clocks man page on FreeBSD

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CLOCKS(7)	     BSD Miscellaneous Information Manual	     CLOCKS(7)

NAME
     clocks — various system timers

SYNOPSIS
     #include <time.h>

DESCRIPTION
     HZ is not part of the application interface in BSD.

     There are many different real and virtual (timekeeping) clocks with dif‐
     ferent frequencies:

     ·	 The scheduling clock.	This is a real clock with frequency that hap‐
	 pens to be 100.  It is not available to applications.

     ·	 The statistics clock.	This is a real clock with frequency that hap‐
	 pens to be 128.  It is not directly available to applications.

     ·	 The clock reported by clock(3).  This is a virtual clock with a fre‐
	 quency that happens to be 128.	 Its actual frequency is given by the
	 macro CLOCKS_PER_SEC.	Note that CLOCKS_PER_SEC may be floating
	 point.	 Do not use clock(3) in new programs under FreeBSD.  It is
	 feeble compared with getrusage(2).  It is provided for ANSI confor‐
	 mance.	 It is implemented by calling getrusage(2) and throwing away
	 information and resolution.

     ·	 The clock reported by times(3).  This is a virtual clock with a fre‐
	 quency that happens to be 128.	 Its actual frequency is given by the
	 macro CLK_TCK (deprecated; do not use) and by sysconf(_SC_CLK_TCK)
	 and by sysctl(3).  Note that its frequency may be different from
	 CLOCKS_PER_SEC.  Do not use times(3) in new programs under FreeBSD.
	 It is feeble compared with gettimeofday(2) together with
	 getrusage(2).	It is provided for POSIX conformance.  It is imple‐
	 mented by calling gettimeofday(2) and getrusage(2) and throwing away
	 information and resolution.

     ·	 The profiling clock.  This is a real clock with frequency 1024.  It
	 is used mainly by moncontrol(3), kgmon(8) and gprof(1).  Applications
	 should determine its actual frequency using sysctl(3) or by reading
	 it from the header in the profiling data file.

     ·	 The mc146818a clock.  This is a real clock with a nominal frequency
	 of 32768.  It is divided down to give the statistic clock and the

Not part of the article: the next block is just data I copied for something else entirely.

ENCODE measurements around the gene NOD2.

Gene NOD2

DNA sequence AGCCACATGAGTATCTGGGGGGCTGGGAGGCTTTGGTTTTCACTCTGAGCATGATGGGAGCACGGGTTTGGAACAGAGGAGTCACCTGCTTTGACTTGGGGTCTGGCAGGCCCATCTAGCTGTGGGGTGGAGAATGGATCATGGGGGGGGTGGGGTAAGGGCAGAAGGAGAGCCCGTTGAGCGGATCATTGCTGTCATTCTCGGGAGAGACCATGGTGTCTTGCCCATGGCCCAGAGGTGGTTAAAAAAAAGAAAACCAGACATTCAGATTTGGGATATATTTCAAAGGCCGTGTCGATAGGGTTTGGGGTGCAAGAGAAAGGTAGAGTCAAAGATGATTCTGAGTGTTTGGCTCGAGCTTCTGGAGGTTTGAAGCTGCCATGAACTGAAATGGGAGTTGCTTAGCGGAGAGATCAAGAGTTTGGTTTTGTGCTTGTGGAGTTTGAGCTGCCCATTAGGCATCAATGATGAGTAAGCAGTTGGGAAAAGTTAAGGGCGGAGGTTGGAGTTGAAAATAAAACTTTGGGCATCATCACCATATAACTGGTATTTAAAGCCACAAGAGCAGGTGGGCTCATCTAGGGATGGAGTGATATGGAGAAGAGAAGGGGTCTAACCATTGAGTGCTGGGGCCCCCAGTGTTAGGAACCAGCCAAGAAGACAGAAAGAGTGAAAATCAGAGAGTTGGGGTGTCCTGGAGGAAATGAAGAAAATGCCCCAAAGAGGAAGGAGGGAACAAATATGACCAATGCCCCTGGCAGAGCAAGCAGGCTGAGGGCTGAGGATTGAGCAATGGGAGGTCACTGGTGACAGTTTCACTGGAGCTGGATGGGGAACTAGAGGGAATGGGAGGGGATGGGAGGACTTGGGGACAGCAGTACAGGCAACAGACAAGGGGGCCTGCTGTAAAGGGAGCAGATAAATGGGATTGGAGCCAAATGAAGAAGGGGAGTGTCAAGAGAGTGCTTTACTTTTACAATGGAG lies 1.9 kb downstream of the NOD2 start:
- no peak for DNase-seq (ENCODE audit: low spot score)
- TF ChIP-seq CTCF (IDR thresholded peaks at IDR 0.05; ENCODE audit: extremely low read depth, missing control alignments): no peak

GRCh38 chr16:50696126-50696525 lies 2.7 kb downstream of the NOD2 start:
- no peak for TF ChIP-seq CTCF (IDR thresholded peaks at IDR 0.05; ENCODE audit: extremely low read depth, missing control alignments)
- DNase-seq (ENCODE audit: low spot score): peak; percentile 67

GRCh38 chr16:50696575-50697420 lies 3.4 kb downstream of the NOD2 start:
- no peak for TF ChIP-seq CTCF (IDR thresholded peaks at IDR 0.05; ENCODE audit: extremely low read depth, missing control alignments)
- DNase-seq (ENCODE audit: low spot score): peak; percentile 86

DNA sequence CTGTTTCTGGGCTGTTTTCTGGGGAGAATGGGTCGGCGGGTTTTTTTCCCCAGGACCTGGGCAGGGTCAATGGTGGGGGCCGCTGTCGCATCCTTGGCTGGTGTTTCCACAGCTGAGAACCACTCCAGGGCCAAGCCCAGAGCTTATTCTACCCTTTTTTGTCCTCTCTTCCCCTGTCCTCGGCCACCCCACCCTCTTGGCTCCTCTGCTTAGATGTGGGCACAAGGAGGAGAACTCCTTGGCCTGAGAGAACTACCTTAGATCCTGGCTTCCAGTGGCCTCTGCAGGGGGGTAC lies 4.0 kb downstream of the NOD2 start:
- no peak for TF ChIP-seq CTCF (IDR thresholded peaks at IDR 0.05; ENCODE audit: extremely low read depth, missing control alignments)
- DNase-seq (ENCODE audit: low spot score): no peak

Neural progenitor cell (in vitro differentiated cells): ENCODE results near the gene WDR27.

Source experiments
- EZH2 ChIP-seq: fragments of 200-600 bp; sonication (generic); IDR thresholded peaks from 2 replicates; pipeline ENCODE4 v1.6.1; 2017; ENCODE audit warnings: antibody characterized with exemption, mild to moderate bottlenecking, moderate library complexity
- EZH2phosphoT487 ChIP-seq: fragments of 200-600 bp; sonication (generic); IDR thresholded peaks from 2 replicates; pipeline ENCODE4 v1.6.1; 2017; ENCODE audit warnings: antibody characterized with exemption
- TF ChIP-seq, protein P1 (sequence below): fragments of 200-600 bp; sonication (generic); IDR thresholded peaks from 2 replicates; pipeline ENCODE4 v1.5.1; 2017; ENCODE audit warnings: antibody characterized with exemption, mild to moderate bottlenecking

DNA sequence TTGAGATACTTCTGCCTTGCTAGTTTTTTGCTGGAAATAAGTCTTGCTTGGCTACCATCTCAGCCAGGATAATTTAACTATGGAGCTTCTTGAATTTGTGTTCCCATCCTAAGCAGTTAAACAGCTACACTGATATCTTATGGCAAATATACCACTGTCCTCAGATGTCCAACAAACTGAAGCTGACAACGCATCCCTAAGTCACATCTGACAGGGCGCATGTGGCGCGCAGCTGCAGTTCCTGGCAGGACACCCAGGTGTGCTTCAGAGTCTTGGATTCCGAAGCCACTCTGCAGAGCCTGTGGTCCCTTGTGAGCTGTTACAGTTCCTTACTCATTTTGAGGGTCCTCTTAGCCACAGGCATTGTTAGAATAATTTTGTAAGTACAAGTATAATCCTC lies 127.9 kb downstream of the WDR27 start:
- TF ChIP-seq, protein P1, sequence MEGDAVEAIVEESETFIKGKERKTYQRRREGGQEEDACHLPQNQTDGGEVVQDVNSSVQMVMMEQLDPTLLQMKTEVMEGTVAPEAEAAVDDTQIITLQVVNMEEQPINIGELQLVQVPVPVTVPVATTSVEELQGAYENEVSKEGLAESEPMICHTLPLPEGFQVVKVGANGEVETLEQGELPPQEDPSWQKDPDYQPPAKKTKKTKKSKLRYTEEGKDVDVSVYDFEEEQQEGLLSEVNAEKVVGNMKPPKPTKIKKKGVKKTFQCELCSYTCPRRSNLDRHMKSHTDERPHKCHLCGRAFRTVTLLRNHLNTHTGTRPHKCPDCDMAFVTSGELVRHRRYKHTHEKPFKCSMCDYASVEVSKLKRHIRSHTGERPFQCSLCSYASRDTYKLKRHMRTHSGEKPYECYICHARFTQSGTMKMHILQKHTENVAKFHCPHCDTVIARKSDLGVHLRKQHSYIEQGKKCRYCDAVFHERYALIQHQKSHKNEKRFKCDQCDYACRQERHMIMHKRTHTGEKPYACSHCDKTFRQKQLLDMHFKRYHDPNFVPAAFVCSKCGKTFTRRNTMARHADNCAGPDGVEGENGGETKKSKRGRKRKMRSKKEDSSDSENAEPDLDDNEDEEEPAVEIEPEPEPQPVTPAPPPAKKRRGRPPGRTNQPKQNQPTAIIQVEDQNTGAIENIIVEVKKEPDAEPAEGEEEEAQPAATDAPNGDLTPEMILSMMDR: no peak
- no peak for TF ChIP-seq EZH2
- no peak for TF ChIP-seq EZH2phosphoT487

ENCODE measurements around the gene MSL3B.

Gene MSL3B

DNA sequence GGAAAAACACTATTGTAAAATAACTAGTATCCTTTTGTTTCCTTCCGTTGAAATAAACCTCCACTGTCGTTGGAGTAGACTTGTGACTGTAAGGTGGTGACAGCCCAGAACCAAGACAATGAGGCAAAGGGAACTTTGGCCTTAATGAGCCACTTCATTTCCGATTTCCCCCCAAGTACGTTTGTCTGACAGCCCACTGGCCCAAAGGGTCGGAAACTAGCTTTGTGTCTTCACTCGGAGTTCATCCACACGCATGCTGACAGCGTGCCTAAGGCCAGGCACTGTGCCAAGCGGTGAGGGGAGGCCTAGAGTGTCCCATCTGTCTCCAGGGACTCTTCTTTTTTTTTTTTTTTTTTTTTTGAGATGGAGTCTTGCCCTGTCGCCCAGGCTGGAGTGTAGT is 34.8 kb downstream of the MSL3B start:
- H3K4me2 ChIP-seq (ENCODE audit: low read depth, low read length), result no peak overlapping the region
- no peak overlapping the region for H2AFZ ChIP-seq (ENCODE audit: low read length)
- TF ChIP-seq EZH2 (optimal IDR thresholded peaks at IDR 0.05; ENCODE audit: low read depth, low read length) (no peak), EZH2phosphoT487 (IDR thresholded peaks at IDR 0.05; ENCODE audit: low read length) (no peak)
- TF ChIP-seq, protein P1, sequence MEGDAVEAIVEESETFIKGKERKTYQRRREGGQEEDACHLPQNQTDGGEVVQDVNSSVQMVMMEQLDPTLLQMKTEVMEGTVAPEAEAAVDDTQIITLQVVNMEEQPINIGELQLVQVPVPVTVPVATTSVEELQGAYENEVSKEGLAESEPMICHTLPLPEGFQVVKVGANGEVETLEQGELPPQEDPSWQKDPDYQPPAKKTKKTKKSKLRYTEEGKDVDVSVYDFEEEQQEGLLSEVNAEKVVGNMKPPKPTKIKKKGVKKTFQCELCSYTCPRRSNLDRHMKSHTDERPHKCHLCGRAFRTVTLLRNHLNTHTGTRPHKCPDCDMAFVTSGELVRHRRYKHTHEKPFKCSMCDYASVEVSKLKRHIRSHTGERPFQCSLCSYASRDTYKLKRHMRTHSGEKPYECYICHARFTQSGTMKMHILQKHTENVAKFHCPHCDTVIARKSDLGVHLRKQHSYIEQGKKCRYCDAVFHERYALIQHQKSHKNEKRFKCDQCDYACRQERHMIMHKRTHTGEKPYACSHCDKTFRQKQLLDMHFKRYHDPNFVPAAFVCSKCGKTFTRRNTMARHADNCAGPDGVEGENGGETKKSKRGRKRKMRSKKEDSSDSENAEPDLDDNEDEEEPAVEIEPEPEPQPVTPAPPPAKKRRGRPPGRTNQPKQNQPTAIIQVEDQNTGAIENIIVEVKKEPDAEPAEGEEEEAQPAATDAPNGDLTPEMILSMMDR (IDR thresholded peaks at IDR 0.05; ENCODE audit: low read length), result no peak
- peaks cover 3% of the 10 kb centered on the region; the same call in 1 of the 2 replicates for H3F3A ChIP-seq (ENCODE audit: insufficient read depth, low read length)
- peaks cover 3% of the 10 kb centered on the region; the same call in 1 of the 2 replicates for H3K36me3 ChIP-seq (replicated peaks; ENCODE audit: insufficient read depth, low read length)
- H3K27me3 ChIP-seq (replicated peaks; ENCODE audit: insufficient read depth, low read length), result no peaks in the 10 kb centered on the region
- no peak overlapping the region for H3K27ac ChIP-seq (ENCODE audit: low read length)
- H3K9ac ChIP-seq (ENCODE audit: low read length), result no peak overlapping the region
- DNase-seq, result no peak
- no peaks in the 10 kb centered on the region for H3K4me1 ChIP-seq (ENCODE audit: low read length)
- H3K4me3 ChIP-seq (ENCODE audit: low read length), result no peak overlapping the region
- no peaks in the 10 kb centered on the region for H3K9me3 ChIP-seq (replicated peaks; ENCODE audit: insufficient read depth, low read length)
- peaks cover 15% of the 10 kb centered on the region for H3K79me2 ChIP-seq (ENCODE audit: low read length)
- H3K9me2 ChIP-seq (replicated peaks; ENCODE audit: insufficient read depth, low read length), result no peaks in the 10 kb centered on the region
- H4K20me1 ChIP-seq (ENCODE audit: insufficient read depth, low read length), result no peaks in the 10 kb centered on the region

profiling clock.  It is not available to applications.

     ·	 The microseconds clock.  This is a virtual clock with frequency
	 1000000.  It is used for most timekeeping in BSD and is exported to
	 applications in getrusage(2), gettimeofday(2), select(2),
	 getitimer(2), etc.  This is the clock that should normally be used by
	 BSD applications.

     ·	 The i8254 clock.  This is a real clock/timer with a nominal frequency
	 of 1193182.  It has three independent time counters to be used.  It
	 is divided down to give the scheduling clock.	It is not available to
	 applications.

     ·	 The TSC clock (64-bit register) on fifth-generation or later x86 sys‐
	 tems.	This is a real clock with a frequency that is equivalent to
	 the number of cycles per second of the CPU(s).	 Its frequency can be
	 found using the machdep.tsc_freq sysctl, if it is available.  It is
	 used to interpolate between values of the scheduling clock.  It can
	 be accessed using the PMIOTSTAMP request of perfmon(4).

     ·	 The ACPI clock.  This is a real clock/timer with a nominal frequency
	 of 3579545.  It is accessed via a 24 or 32 bit register.  Unlike the
	 TSC clock, it maintains a constant tick rate even when the CPU sleeps
	 or its clock rate changes.  It is not available to applications.

     Summary: if HZ is not 1000000 then the application is probably using the
     wrong clock.

SEE ALSO
     gprof(1), clock_gettime(2), getitimer(2), getrusage(2), gettimeofday(2),
     select(2), clock(3), moncontrol(3), times(3)

AUTHORS
     This manual page was written by Jörg Wunsch after a description posted by
     Bruce Evans.

BSD			       January 18, 2008				   BSD
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